Senate Delivers Foreign Aid Bill Into The Unreliable Hands Of Speaker Mike Johnson

  • Oops!
    Something went wrong.
    Please try again later.
  • Oops!
    Something went wrong.
    Please try again later.
  • Oops!
    Something went wrong.
    Please try again later.

Much to Speaker Mike Johnson’s (R-LA) chagrin, the Senate managed to pass a bundle of foreign aid early Tuesday morning.

The bill, having been wrenched from the jaws of death by Senate Democrats and several Republicans, will now bedevil Johnson as he decides whether to a) keep it from the floor altogether to protect his gavel, b) let his members vote on it and risk losing his job to the motion to vacate or c) try to devise some version of his own bill, which would surely die in the Senate.

The bill’s passage through the Senate was a minor miracle unto itself after Republicans abruptly turned on an earlier iteration of it. That version included immigration measures Republicans had demanded in exchange for helping pass the aid to Ukraine, Israel and Taiwan. They’d dispatched the very conservative Sen. James Lankford (R-OK) to work long weeks crafting a bill acceptable to them.

As Republicans recognized, they were unusually well positioned to get a hard-liner immigration bill without having to make the usual concessions — including a path to citizenship for undocumented immigrants in the U.S. — that Democrats ordinarily would have demanded. Democrats, and President Joe Biden in particular, have been overwhelmed by Republican attacks on the “crisis at the border,” and were eager for a legislative victory in that arena.

Just a few weeks back, Senate Minority Leader Mitch McConnell (R-KY) said that it was an “ideal” time to pass the border bill, pointing out that it’d amassed a rare bipartisan coalition given the famously incendiary nature of the issue.

Enter: Donald Trump. Trump, aware of how powerful his immigration cudgel is, didn’t want to lose it for the rest of the campaign. So he instructed his foot soldiers — including Johnson — to kill the deal before the text had even been finalized.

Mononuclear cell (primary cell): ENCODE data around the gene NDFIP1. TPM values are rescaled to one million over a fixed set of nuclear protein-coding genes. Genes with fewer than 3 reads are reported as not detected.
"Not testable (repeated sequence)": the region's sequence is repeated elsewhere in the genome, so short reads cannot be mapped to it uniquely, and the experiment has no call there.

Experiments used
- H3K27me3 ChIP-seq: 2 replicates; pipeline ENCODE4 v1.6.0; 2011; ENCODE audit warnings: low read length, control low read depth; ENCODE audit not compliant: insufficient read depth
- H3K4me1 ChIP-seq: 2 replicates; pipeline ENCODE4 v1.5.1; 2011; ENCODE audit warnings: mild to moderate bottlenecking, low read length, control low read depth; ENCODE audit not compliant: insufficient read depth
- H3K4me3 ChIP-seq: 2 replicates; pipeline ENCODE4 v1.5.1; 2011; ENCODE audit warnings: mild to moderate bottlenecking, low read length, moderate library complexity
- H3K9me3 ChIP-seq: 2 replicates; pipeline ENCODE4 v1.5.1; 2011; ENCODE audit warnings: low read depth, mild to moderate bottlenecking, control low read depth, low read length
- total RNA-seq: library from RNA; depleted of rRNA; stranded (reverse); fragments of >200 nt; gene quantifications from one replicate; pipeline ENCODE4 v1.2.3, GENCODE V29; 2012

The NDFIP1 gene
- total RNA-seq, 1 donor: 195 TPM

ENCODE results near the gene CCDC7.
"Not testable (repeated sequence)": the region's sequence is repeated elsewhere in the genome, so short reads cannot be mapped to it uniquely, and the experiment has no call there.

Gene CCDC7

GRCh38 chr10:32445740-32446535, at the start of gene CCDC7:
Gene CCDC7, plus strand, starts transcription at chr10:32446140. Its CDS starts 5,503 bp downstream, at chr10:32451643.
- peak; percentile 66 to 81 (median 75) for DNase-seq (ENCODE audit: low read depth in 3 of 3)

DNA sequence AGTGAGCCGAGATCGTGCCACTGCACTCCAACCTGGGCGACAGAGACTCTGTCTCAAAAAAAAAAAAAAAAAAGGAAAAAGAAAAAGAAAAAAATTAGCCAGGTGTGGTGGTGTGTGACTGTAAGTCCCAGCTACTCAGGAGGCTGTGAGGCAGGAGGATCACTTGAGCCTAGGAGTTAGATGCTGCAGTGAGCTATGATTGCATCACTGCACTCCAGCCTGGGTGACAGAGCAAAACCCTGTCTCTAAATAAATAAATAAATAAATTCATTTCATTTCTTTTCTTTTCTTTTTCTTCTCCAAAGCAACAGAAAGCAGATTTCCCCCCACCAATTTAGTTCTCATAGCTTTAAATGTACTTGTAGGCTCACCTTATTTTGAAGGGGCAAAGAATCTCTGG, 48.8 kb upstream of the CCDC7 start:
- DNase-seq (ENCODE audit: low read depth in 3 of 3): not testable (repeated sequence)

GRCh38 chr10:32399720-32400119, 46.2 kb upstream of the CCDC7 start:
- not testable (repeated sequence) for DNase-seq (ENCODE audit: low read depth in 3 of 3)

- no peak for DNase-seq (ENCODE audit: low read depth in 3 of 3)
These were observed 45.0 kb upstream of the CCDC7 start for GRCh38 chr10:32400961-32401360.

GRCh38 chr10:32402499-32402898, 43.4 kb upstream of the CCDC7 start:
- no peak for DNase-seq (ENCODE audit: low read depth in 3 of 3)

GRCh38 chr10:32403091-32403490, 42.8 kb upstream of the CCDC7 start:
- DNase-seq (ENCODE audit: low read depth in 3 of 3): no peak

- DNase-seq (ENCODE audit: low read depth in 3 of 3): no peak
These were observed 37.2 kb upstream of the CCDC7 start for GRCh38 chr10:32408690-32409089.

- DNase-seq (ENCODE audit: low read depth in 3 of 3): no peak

“Why would I help Joe Biden improve his dismal 33 percent, when he can fix the border and secure it on his own?” Rep. Troy Nehls (R-TX) asked angrily as he waved around his cigar, referencing Biden’s approval ratings and a Republican talking point that Biden can just magically halt all immigration at the southern border via executive action.

So, after Senate Republicans insisted that the foreign aid be linked to punitive immigration measures to earn their votes, they promptly killed the border bill they’d demanded — and passed the aid alone on Tuesday anyway. Trump had lobbied his Senate allies to kill the standalone aid as well, though they seemed generally less under his sway after capitulating on the immigration piece, voting for final passage of the bill 70 to 29 (he may have lost some credibility on the matter by encouraging Russia to do “whatever the hell they want” to NATO members earlier this week).

That sound you hear is Lankford’s wailing and gnashing of teeth. For his efforts, members of his state’s Republican Party attempted to censure him. The Senate’s movement of the bill is an appropriate coda on a ludicrous few weeks, showcasing Republicans’ cynicism, naked electoral calculations and, above all, ever increasing fealty to Trump.